He took great care to visit the sick, and strengthen them against the suggestions of the tempter, which at such times are very prevalent; so that they had cause for ever to bless God, who had put into his heart, at such a time, to rescue them from the power of the roaring lion, who sought to devour them; nor did he spare any pains or labour in travel, though to the remote counties, where he knew, or imagined, any people might stand in need of his assistance, insomuch that some of these visitations that he made, which was two or three every year, some, though in jeering manner, no doubt, gave him the epithet of Bishop Bunyan, whilst others envied him for his so earnestly labouring in Christ's vineyard, yet the seed of the Word he, all this while, sowed in the hearts of his congregation, watered with the grace of God, brought forth in abundance, in bringing in disciples to the church of Christ.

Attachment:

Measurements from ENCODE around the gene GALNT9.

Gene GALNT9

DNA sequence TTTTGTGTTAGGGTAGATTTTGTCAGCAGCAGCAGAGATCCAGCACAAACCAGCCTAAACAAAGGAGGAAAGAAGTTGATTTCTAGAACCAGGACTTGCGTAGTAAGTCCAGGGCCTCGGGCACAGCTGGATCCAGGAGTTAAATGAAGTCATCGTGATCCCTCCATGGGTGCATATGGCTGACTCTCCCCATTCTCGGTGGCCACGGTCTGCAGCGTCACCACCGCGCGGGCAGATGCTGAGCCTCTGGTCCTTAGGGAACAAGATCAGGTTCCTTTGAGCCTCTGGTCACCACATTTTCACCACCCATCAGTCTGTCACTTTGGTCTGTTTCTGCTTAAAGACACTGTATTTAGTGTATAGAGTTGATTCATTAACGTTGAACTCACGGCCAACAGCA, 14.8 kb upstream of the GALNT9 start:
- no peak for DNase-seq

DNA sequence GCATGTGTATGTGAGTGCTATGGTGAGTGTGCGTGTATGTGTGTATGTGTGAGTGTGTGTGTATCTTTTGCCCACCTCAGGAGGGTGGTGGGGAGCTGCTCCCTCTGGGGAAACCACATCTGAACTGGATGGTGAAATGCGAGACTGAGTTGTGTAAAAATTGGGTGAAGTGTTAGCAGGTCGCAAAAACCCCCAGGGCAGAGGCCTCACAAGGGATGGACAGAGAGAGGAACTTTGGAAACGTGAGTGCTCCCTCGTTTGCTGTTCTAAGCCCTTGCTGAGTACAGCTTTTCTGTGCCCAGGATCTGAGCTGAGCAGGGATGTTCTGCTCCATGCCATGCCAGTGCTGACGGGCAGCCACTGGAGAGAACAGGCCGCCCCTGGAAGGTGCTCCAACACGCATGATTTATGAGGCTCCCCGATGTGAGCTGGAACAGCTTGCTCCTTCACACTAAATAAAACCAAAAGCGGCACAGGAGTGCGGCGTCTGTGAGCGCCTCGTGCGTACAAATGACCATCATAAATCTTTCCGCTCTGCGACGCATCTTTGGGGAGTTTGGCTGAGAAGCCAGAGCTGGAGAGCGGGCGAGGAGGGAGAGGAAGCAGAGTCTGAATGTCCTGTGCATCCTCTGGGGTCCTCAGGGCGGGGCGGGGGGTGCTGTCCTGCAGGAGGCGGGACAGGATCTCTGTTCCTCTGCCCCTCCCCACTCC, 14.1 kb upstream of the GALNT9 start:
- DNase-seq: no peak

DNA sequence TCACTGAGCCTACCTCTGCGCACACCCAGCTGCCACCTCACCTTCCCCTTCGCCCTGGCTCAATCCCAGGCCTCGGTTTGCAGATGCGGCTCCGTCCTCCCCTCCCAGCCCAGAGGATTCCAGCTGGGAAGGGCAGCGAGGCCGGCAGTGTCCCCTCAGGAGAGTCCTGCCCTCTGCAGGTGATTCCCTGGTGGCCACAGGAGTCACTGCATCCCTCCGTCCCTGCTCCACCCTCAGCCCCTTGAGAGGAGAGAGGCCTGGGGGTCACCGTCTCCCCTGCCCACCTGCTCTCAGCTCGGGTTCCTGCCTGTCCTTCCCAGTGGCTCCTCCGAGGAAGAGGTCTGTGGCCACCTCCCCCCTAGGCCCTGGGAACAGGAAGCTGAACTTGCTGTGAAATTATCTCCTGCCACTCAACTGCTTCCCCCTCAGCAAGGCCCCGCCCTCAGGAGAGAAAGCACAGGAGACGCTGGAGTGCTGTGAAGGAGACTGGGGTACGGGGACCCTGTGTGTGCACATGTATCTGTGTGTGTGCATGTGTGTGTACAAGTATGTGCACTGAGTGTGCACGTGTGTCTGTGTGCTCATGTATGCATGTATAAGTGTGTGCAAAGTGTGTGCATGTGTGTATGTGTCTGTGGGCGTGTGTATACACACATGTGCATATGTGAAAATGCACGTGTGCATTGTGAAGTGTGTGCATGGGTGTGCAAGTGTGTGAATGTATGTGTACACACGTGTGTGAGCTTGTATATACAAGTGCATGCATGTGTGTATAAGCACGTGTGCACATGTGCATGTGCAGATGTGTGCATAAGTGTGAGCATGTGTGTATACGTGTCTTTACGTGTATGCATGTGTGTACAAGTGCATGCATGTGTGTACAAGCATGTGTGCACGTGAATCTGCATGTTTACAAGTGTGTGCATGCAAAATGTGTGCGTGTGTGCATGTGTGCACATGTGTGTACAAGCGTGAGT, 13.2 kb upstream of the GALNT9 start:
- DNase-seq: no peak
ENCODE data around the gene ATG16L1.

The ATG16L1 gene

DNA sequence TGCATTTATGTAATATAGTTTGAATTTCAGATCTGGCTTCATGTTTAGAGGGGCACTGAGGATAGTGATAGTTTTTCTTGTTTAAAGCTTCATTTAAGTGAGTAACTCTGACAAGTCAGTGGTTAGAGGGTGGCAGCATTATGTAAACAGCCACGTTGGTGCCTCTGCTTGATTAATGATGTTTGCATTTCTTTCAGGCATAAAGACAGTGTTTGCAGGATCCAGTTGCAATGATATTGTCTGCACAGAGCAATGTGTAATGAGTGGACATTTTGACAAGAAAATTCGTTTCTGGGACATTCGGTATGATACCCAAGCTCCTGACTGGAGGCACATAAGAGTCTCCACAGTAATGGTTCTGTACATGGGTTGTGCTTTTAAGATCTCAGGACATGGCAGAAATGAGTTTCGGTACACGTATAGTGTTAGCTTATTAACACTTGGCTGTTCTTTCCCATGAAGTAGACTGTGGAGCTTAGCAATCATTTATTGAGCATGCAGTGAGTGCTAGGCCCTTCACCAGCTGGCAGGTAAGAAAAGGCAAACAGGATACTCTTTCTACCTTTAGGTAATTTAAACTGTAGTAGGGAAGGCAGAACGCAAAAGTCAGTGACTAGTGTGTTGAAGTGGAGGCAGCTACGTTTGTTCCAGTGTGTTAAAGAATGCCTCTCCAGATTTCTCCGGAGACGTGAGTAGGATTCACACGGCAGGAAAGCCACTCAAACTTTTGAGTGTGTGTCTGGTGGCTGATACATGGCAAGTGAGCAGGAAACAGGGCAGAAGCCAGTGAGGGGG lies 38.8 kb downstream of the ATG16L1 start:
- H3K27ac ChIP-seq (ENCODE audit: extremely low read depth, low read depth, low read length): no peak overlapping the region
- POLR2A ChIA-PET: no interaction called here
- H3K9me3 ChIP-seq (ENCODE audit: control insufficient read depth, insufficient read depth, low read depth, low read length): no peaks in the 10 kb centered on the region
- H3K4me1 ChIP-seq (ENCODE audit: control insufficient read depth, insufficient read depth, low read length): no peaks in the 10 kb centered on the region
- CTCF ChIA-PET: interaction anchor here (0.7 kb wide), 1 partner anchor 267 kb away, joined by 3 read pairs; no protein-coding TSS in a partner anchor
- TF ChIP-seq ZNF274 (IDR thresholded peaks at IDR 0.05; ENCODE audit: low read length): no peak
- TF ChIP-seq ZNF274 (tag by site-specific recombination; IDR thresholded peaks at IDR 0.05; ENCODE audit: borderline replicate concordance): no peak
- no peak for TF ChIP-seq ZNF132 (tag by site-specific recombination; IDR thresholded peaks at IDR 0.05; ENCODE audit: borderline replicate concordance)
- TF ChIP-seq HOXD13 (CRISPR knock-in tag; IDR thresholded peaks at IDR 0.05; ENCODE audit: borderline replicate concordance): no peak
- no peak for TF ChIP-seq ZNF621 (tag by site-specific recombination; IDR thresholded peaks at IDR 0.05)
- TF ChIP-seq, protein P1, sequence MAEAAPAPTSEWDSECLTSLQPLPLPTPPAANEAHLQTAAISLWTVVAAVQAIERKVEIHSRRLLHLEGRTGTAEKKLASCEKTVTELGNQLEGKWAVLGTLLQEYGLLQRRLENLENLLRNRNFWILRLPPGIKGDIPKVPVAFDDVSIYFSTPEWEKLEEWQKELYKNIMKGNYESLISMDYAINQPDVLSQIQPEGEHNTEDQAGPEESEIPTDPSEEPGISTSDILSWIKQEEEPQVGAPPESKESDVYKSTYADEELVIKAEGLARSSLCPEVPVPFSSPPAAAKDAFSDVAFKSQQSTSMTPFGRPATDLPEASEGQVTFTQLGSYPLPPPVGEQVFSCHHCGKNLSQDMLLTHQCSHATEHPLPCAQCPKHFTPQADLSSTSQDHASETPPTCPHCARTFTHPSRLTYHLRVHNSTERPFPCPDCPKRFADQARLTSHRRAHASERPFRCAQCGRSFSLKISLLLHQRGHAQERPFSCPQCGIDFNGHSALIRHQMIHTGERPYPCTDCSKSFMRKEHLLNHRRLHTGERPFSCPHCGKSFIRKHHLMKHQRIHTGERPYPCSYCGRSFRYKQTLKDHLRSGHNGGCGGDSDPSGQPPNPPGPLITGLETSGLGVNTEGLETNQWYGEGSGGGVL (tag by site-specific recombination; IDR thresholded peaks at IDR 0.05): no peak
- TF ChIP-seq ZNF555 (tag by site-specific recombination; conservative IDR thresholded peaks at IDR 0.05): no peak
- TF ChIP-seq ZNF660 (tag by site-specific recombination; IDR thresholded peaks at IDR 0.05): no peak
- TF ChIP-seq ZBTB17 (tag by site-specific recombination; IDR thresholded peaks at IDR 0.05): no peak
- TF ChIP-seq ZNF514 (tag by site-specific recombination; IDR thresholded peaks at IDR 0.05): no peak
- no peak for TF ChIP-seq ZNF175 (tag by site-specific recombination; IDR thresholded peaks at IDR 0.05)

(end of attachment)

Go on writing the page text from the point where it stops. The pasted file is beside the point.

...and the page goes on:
Another part of his time he spent in reconciling differences, by which he hindered many mischiefs, and saved some families from ruin; and, in such fallings out, he was uneasy, till he found a means to labour a reconciliation, and become a peace maker, on whom a blessing is promised in Holy Writ: and, indeed, in doing this good office, he may be said to sum up his days, it being the last undertaking of his life, as will appear in the close of this paper.